Mil­lions will be flock­ing to cin­e­mas this week­end to see King Kong re­turn in his lat­est in­car­na­tion. Here Barry Did­cock in­ves­ti­gates why hu­man­ity has been ob­sessed with mon­sters since an­cient times, and why we con­tinue to crave the thrill of be­ing scared

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As king Kong re­turns, we ex­plore why we all love mon­ster movies

IN the in­tro­duc­tion to his trans­la­tion of Be­owulf, the Old English epic in which the tit­u­lar hero fights three bat­tles against two de­mon trolls and a dragon, Ir­ish poet Sea­mus Heaney warns of the “slightly card­board ef­fect” the word “mon­ster” tends to pro­duce. Fair enough. But try telling that to the thou­sands of peo­ple scream­ing out loud in cin­e­mas around the coun­try tonight as they watch a 100ft tall King Kong swat he­li­copters out of the sky in Skull Is­land, the lat­est it­er­a­tion of the so-called Mon­sterVerse movie fran­chise which also fea­tures Godzilla.

To them, as they sus­pend dis­be­lief and let the darker parts of their imag­i­na­tion come out to play, the mon­sters on screen are very far from card­board. Be­sides Kong there are gi­ant spi­ders, an enor­mous horned wa­ter buf­falo and fear­some, fast­mov­ing rep­tiles called Skull­crawlers, and they all feel as real as the ter­ror they in­duce. As they clutch their pop­corn in the dark, those cin­ema­go­ers would be ly­ing if they said they didn’t love the feel­ing.

“When you’re bring­ing a myth to the screen not as a sym­bol but in the flesh, it’s crit­i­cal to place him in an en­vi­ron­ment that feels tac­tile, real and ab­so­lutely alive,” says Skull Is­land di­rec­tor Jor­dan Vogt-Roberts. “I want peo­ple to look up at the screen and say‘I be­lieve that could ex­ist’.”

Be­owulf is the old­est mon­ster story in the English lan­guage and in his ver­sion, Heaney rev­els in his lit­er­ary de­scrip­tion of its hero’s ghastly, non­hu­man en­e­mies. Be­owulf first bat­tles Gren­del, the “grim de­mon haunt­ing the marshes” who “ruled in de­fi­ance of right” and comes “greed­ily lop­ing … down through the mist-bands”. Later he takes on Gren­del’s wa­ter-dwelling mother, a “tarn-hag” and “mon­strous hell-bride”. And lastly, he en­coun­ters a fire-breath­ing dragon whose bite con­tains the fa­tal poi­son which fi­nally sends our hero into the here­after.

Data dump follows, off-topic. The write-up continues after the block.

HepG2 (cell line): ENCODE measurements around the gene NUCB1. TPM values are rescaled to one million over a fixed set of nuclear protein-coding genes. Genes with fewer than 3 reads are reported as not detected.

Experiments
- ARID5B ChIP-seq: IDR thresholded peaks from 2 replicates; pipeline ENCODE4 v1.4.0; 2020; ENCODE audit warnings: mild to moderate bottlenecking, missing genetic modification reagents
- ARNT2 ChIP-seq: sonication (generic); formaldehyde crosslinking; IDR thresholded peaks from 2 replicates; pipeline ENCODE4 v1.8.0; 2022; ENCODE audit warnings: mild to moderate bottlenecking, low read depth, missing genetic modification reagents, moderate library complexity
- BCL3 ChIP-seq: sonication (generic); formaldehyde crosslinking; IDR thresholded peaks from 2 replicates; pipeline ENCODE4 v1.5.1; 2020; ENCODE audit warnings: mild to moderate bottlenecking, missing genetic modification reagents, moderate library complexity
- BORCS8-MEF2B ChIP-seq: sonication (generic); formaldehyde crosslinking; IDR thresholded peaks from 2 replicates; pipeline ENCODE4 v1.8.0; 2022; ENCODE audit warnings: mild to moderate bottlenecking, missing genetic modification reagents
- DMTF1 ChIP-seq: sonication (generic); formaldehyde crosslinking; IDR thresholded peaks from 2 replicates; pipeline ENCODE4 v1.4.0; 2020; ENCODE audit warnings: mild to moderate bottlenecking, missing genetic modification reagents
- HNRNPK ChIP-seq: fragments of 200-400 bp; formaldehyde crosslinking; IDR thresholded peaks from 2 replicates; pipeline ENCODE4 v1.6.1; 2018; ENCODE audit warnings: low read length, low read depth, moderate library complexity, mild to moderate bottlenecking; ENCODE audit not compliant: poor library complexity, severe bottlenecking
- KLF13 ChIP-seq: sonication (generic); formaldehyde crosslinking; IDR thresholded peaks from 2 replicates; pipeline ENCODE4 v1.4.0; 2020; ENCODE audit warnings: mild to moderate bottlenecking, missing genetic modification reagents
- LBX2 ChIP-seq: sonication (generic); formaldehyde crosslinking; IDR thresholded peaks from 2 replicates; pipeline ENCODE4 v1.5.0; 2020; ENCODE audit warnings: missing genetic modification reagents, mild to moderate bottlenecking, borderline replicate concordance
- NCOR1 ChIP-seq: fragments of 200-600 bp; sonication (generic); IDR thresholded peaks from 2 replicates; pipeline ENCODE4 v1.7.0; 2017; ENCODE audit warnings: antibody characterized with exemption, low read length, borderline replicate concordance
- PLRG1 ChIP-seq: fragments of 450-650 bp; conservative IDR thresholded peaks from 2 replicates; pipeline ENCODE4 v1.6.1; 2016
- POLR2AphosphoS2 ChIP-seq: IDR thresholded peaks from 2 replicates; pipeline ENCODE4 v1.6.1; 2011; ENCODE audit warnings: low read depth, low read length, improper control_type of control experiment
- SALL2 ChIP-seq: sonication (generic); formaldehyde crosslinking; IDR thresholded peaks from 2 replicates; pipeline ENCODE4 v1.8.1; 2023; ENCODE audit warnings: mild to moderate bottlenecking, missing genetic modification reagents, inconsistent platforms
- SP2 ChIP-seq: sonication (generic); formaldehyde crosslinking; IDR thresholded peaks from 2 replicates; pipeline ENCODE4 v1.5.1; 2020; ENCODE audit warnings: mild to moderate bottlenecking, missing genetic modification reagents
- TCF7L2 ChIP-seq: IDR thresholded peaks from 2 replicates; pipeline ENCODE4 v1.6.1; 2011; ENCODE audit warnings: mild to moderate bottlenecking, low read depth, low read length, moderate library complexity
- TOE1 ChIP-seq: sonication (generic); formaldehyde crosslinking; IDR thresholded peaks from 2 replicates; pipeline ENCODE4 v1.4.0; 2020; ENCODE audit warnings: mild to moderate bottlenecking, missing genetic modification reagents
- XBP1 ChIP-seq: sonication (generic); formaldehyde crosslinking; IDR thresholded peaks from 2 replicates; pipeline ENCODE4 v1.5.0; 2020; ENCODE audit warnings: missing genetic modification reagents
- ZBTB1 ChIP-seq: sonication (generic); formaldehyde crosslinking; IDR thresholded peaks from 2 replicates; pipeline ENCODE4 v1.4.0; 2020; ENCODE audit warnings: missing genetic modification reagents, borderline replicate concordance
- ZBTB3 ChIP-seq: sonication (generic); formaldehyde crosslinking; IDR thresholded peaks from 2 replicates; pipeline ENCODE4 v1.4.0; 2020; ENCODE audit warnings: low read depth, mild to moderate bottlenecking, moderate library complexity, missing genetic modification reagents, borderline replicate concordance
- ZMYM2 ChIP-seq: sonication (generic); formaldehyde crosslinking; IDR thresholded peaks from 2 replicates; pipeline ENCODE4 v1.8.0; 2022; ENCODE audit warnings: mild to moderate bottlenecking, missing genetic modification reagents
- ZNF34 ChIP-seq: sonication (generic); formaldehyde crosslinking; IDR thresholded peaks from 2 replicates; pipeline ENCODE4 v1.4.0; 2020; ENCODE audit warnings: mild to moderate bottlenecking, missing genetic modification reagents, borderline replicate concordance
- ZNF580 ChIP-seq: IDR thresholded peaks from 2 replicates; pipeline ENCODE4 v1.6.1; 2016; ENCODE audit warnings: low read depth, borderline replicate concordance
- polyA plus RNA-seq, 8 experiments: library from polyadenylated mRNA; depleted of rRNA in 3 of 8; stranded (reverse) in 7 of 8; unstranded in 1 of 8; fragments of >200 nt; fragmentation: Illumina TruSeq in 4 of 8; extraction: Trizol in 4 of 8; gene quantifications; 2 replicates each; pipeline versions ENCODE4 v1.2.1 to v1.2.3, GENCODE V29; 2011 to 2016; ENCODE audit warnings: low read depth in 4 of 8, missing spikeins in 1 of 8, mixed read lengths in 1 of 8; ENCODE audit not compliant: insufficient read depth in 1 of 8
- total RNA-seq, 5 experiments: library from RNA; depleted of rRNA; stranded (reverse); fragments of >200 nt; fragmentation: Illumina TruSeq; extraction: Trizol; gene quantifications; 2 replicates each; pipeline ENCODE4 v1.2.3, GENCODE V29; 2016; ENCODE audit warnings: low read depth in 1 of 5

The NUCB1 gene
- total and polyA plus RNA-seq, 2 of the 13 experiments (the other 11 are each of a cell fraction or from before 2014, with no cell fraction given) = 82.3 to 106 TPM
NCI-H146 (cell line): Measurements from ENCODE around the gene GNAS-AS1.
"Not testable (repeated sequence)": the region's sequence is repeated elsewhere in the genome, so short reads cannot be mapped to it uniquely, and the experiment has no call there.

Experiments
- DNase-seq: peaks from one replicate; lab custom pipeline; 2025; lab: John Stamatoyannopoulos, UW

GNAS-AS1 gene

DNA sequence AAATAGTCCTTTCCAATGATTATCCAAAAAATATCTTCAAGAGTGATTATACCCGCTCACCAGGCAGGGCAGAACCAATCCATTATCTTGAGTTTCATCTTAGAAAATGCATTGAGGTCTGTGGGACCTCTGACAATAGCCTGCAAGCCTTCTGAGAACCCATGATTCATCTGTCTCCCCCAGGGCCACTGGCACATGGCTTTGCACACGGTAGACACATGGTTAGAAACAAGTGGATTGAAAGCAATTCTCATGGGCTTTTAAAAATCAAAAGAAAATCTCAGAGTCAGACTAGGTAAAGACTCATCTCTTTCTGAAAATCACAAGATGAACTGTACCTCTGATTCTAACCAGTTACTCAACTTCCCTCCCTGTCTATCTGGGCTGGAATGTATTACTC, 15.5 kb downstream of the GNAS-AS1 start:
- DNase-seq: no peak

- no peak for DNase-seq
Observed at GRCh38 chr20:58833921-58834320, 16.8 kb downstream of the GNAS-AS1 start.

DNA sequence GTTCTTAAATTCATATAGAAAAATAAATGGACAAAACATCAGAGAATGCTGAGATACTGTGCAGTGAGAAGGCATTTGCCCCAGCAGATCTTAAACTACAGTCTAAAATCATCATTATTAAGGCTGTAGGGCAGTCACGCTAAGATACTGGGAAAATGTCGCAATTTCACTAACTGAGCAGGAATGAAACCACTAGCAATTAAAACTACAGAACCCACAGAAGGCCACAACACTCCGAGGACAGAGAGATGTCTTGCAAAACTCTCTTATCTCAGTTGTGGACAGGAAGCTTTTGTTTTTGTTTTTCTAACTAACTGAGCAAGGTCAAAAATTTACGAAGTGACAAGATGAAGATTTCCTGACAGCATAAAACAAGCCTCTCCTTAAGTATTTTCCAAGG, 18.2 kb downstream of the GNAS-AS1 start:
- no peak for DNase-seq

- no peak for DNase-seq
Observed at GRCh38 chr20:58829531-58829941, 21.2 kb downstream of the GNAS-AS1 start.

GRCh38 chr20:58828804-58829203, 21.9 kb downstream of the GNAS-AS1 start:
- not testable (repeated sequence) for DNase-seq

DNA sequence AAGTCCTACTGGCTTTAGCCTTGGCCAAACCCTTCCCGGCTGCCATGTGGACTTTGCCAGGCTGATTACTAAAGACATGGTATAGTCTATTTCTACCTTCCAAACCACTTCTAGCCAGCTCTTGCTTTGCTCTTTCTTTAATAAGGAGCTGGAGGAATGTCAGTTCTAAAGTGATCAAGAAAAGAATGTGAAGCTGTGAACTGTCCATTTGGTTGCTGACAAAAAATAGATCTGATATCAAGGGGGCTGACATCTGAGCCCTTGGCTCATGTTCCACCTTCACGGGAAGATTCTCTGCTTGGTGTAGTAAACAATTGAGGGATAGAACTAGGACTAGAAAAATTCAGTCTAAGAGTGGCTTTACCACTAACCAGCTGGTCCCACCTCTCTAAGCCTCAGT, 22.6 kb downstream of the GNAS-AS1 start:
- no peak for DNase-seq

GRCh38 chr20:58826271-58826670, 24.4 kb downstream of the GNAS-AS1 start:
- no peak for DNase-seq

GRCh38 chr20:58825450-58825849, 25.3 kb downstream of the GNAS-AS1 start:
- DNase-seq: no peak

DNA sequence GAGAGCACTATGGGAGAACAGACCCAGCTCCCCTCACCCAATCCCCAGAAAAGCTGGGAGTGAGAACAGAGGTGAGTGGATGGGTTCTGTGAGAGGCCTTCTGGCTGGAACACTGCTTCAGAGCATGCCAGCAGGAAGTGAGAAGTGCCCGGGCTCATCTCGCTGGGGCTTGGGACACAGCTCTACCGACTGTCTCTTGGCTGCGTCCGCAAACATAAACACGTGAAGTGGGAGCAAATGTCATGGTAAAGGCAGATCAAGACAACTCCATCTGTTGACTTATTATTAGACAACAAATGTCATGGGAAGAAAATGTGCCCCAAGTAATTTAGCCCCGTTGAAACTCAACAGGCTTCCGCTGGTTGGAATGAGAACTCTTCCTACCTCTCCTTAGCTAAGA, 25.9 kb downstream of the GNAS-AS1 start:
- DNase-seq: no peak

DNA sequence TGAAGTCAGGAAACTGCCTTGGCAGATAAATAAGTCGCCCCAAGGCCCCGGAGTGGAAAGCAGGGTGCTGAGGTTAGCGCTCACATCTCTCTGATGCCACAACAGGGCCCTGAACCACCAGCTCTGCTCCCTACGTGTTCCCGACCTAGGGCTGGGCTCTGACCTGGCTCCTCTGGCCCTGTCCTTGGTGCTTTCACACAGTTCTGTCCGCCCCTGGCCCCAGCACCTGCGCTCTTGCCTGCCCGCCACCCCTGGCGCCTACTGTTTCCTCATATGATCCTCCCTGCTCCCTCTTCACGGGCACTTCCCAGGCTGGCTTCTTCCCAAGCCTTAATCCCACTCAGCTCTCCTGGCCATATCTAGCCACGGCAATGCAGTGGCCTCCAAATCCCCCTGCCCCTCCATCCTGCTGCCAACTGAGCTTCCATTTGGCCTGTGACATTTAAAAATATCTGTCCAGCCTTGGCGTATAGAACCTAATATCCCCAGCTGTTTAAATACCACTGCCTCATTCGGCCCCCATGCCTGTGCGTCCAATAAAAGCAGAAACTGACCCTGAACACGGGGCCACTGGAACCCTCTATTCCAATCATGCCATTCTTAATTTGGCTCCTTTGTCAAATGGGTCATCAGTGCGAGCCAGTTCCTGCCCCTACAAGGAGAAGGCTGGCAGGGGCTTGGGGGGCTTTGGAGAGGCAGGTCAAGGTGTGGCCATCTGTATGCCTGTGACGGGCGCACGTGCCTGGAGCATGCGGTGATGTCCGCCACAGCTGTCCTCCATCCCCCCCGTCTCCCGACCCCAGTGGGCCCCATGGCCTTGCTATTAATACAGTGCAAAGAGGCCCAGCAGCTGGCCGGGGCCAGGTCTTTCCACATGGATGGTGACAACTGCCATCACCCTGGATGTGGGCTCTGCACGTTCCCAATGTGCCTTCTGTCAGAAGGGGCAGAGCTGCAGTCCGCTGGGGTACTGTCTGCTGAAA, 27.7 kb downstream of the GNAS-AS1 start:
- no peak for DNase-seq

Skull Is­land, on the other hand, is sim­ply the lat­est in a long se­ries of mon­ster yarns (or crea­ture fea­tures, in Hol­ly­wood par­lance). The King Kong story first en­tered pop­u­lar cin­e­matic cul­ture in 1933, cour­tesy of Fay Wray’s fa­mous scream and a stop-mo­tion fi­nale set atop the Em­pire State

Build­ing, and this 21st-cen­tury up­date is set in 1973, as the Viet­nam war is end­ing and Nasa’s pi­o­neer­ing Land­sat pro­gramme is be­gin­ning its project to map the en­tire planet from space.

Its themes are greed, the pre­car­i­ous bal­ance of na­ture, and what hap­pens when hu­mankind’s van­ity and be­lief in its own pri­macy is shaken by an en­counter with some­thing big­ger, faster and tougher – and which doesn’t take kindly to be­ing shot at by Samuel L Jack­son and his team of hard-bit­ten Viet­nam vets.

“We tell our­selves that we are gods of our do­main,” says Vogt-Roberts. “But when you look at this thing [Kong], all you can rea­son and rec­on­cile is that you’re look­ing at a higher power. Whether they ac­cept it, whether they fight it, or whether they just want to sur­vive, that’s the path they all have to ne­go­ti­ate in­di­vid­u­ally.”

For Bri­tish ac­tor Tom Hid­dle­ston, an­other of the film’s stars, the pe­riod set­ting is key. “It’s a world be­fore the tyranny of global satel­lites, near to­tal sur­veil­lance and in­for­ma­tion over­load,” he says. “We didn’t have the il­lu­sion as we do to­day with the in­ter­net and cell phones and GPS that we knew ev­ery­thing about the world we live in. The pe­riod set­ting also gave us an ex­tra­or­di­nary prism to ex­plore what Kong might rep­re­sent in a con­ver­sa­tion about war, and the ten­dency of mankind to de­stroy what he doesn’t un­der­stand.”